American Samoa comprises only 76 square miles. Within this same area, there are 33,000 pigs (and 60,000 people). Responding to manure management concerns, a multi-agency initiative funded by USDA-NRCS launched a new project "Pursuing Effective Pig Manure Management and Utilization in American Samoa". Project activities included technical assistance, information dissemination, and deployment of appropriate technologies. Project results are beginning an important shift towards beneficial use of nutrients while reducing the potential for adverse environmental and human health impacts from piggery operations. Program accomplishments are shared through http://www.pigsinparadise.info, and are educational resources for other piggeries throughout the Pacific. The Pigs in Paradise work is an important step in developing effective practices for village piggeries that can sustain cultural richness while protecting the environment. Wimberly is president of the Foundation for Organic Resources Management and Fukumoto is the Agricultural Extension Agent for the University of Hawaii/Big Island.

Will Sword and Nicholas King
American Samoa

Will Sword and Nicholas King deserve recognition for their exemplary efforts on behalf of British Petroleum South-West Pacific Limited, in coordinating underground storage tank compliance at service stations on Tutuila, American Samoa. Even though their employer did not own or operate any of these facilities, Will and Nick volunteered to organize a consortium of owners and operators to cost-effectively address compliance activities on an island wide basis. Their work, providing a wide range of valuable services to the facilities, was coordinated with American Samoa EPA and Region IX, and was a critical factor in rapidly correcting the violations found at so many facilities, many of which were mom and pop service stations who would have had trouble complying with the regulations. As a result, all known operating facilities in American Samoa have upgraded to the required standards. Will and Nick's efforts are an outstanding example of individuals making a difference. Their works also led to a partnership between private companies and government regulators and most importantly, to long- term benefits for the environment.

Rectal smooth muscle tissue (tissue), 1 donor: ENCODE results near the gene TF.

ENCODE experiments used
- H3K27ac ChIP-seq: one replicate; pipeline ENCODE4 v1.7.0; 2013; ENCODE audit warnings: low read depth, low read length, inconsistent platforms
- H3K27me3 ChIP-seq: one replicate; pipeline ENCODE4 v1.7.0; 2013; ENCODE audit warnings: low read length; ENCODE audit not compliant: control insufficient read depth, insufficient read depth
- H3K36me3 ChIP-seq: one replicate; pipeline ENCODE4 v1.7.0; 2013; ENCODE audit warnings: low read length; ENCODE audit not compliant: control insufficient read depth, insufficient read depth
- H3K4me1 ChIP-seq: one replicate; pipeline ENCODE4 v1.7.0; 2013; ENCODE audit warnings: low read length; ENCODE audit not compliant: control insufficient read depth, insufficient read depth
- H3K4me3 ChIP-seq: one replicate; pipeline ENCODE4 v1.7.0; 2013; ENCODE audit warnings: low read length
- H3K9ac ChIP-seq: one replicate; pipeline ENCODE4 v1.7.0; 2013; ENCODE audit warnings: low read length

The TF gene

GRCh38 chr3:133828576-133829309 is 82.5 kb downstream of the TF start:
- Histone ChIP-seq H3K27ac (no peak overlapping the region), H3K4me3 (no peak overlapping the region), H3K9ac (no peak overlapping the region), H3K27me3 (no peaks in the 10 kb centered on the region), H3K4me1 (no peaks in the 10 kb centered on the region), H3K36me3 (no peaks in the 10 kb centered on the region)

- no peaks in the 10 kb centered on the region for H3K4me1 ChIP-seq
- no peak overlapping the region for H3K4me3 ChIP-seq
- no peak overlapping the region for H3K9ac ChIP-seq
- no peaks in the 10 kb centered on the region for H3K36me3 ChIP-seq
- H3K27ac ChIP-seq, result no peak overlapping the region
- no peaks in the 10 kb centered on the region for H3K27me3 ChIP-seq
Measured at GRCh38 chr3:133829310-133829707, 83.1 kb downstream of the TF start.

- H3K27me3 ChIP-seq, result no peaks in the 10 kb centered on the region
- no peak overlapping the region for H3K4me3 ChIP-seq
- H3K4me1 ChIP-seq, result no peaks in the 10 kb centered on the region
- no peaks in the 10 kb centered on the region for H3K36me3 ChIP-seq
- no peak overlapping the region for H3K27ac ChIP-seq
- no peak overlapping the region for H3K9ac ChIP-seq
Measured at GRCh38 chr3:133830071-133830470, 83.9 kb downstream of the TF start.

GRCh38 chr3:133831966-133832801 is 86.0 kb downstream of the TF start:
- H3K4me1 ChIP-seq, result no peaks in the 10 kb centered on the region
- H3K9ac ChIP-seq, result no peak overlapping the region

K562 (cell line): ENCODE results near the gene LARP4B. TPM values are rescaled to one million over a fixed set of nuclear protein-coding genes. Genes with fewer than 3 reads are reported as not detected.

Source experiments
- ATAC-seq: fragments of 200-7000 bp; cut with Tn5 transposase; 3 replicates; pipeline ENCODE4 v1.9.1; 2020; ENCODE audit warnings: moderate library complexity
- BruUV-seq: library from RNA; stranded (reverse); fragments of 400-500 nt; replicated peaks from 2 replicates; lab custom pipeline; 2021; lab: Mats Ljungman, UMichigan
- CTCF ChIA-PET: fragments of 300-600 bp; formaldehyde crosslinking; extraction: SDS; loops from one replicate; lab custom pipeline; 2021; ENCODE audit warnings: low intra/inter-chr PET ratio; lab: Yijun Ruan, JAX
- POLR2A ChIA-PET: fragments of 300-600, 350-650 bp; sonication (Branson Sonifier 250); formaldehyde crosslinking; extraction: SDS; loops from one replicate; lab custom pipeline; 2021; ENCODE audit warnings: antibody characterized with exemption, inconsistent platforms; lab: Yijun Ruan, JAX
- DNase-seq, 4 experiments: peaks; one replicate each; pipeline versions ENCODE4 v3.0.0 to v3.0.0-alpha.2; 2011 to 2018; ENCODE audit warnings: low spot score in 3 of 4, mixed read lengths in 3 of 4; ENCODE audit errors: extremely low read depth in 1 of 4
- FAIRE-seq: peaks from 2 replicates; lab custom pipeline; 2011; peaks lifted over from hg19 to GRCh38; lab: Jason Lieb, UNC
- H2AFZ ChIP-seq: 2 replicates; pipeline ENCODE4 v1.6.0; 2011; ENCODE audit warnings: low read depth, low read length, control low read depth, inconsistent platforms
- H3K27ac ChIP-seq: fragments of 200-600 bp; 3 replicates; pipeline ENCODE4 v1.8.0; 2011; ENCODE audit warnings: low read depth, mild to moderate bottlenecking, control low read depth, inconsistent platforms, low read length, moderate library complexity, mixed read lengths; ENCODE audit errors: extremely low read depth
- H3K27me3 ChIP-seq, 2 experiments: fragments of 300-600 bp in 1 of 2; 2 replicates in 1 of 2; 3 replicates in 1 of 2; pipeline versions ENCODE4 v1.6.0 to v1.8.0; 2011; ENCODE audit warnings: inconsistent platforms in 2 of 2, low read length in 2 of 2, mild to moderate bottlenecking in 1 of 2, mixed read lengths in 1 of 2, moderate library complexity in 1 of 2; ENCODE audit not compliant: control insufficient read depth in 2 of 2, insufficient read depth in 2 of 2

Haidee V. Eugenio, Marianas Variety
Saipan, CNMI

Haidee Eugenio has spent years producing consistent, extensive, fearless and unbiased news coverage focusing on the causes, resolutions and preventions of environmental issues -- including the contamination of soil, groundwater, drinking water, seawater and air -- along with their effects to human health and safety. Her reports have helped not only the regulatory agencies, but also the residents, interest groups, lawmakers and top government officials in making informed decisions to participate in finding solutions to environmental problems like: PCB and lead contamination; non-permitted major stationary sources of air emissions, reckless dumping of used oil; improper disposal of used batteries and
garbage; construction projects affecting the environment; and flooding, beach erosion and drinking water reports that do not reach the end-users. Eugenio's dedication and commitment in protecting human health and the environment through journalism have earned her the trust and confidence of island residents and others throughout the Pacific.